According to a new poll conducted by ABC News, Washington Post and Stanford, 94 percent of Americans say they're willing to make changes in their lives in order to help the environment. There are specific actions you can take to limit your impact on the environment:
Choose efficient vehicles: According to the Natural Resources Defense Council, a car that gets 20 miles to the gallon emits 50 tons of carbon dioxide over its lifetime. A car that gets double that mileage emits half as much -- and will save you roughly $3,000 in gas.
Drive smarter: Don't add extra weight, don't speed, don't drive aggressively and don't overuse your air conditioner, all of which decrease fuel economy.
Inquire about becoming "carbon neutral": Companies will help you offset unavoidable emissions by, for example, maintaining forests that absorb CO2.
Find out if your electricity supplier offers renewable energy. Many will generate at least half of their power from wind, solar energy or other sources.
Use front-loading washing machines: They are more energy efficient because they use less energy to heat a smaller volume of water.
Buy compact fluorescent light bulbs: They last 100,000 hours compared with Edison-inspired bulbs, which last from 750 hours to 1,000 hours
Unplug phone chargers, televisions, VCRs and other electronics -- don't just turn them off. According to the Department of Energy, nearly 75 percent of all electricity used to power electronics in the average home is consumed by products that are switched off.
Ski at Vail resorts, which are powered by green energy (once you've flown down there!!!)
What Companies Can Do: Government Action and Energy Efficiency
Some companies say that with the right moves, the United States could cut its output of greenhouse gases 60 to 80 percent by the middle of the century. They say there are steps that can be taken now, and they need not be painful. They may even be profitable.
GE is one of 10 large companies that joined with environmental groups to make "a call for swift action on global climate change."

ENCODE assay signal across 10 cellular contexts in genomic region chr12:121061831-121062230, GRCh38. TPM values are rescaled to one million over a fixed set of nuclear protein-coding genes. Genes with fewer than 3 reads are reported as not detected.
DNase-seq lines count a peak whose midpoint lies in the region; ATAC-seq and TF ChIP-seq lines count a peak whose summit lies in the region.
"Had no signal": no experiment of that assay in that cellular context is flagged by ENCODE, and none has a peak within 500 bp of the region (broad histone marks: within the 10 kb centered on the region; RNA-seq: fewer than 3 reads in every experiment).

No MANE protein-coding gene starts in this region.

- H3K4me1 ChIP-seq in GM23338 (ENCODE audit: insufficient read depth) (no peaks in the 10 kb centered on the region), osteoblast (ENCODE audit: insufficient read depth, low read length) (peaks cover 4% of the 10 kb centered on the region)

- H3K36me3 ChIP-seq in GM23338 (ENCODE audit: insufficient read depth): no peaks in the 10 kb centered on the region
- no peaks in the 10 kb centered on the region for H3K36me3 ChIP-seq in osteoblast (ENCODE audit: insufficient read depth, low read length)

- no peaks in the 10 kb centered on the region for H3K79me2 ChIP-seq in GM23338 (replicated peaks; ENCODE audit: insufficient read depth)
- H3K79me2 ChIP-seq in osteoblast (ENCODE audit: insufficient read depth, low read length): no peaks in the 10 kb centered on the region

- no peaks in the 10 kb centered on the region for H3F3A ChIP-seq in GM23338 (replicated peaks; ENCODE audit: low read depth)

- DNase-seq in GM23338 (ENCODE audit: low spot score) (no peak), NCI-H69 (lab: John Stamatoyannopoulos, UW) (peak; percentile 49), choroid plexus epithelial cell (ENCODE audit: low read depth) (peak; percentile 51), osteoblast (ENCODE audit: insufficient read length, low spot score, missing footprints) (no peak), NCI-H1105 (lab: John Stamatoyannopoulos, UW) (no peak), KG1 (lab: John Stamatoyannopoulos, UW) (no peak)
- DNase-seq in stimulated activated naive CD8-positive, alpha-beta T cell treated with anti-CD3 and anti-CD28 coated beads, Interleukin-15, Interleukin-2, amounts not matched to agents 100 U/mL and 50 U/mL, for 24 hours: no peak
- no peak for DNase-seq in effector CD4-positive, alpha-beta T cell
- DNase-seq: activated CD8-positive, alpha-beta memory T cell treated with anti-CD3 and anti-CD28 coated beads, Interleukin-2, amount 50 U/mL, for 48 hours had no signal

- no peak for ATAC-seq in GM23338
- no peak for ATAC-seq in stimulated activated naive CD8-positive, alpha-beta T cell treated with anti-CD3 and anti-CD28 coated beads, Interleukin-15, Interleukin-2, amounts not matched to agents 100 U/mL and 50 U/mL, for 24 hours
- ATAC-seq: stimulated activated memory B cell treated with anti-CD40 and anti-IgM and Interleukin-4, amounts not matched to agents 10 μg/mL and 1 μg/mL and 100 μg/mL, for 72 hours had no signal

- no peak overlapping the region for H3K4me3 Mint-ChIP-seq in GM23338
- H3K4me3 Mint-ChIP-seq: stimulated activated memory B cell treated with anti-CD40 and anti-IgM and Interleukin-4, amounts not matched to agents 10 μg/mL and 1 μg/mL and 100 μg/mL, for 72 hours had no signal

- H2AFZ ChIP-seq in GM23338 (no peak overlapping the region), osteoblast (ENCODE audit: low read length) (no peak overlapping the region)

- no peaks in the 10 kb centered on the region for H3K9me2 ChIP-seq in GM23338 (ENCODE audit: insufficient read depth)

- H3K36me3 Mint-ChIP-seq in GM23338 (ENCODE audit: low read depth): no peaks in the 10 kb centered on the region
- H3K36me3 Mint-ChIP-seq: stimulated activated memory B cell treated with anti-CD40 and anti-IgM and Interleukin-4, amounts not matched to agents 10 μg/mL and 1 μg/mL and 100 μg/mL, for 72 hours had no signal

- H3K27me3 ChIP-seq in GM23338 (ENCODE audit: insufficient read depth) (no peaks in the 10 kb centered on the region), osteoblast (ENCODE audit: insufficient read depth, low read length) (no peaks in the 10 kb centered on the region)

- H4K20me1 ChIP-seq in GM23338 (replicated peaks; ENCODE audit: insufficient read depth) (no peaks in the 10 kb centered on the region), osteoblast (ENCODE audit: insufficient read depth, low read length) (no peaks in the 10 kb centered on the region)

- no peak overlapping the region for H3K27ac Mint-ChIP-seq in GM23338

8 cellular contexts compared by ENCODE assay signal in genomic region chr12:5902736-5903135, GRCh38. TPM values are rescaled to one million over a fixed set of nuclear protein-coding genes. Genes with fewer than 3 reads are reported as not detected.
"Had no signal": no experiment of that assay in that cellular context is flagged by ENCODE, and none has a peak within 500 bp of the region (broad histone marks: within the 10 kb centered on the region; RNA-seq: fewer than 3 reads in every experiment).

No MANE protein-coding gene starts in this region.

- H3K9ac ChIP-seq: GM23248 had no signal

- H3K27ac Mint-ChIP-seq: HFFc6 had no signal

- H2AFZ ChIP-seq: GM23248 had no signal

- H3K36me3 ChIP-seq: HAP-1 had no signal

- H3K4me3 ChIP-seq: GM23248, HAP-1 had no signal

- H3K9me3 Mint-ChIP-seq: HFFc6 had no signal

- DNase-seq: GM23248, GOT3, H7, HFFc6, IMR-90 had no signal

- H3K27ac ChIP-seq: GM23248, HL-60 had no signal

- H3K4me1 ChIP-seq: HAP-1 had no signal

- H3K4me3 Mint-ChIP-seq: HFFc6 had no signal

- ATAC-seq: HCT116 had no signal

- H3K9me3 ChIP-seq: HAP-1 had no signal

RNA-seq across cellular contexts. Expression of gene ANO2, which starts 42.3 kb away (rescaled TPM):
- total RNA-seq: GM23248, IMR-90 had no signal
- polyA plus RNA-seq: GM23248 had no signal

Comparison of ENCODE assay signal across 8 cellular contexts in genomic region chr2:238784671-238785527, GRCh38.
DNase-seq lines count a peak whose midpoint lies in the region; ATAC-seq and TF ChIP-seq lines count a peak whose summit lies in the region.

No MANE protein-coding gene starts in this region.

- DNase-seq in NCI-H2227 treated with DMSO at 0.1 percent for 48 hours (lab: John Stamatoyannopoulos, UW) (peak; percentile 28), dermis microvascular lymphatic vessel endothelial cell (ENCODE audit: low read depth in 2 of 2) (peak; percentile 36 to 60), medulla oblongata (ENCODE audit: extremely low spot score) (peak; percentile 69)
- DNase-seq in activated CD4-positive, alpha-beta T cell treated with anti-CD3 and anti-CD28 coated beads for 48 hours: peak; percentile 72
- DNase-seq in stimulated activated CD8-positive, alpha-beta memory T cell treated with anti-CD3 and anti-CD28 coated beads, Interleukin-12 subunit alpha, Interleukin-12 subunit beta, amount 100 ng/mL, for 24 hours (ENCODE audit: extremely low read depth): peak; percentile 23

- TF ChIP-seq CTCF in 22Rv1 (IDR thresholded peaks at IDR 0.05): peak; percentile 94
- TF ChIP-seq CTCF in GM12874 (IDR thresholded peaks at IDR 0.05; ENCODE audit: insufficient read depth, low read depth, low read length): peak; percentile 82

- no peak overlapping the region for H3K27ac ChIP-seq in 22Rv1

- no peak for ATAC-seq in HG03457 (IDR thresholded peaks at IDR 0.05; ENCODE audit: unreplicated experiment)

Among other steps, they broke with other companies to push the U.S. government to pass aggressive plans that would curb production of carbon dioxide and other gases, such as methane, that scientists say trap heat in the atmosphere and warm the planet.
They added proposals that they said would make such curbs less expensive to the American economy. Among other things, they suggested a "cap-and-trade" system, so that if one business is struggling to meet the greenhouse goals it can team with other companies that are ahead of schedule.
An electric company that burns a lot of coal, for instance, could buy "emission credits" from another that relies on so-called renewable energy. All that matters in the end under this plan would be that the total output of greenhouse gases goes down.
All sorts of other ideas are out there. Engineers are looking at ways to capture the carbon dioxide that comes out of a smokestack or a car's engine. Executives said companies that find a way could become very rich.
"We firmly believe that climate change can be addressed in ways that create more economic opportunity than economic risk," said Peter Darby, the head of Pacific Gas & Electric, the largest utility in Northern California.
In the meantime, many firms are turning to energy efficiency. The new headquarters of the Hearst Corp. in New York, for instance, gets much of its indoor lighting from sunlight. Construction of so-called "green" buildings is going up 20 percent a year.
"If you can save money and do something good for the planet, then why wouldn't you want to do it?" says Paul Westbrook of Texas Instruments, one firm that has invested in energy efficiency.
ABC News' Ned Potter contributed to this report.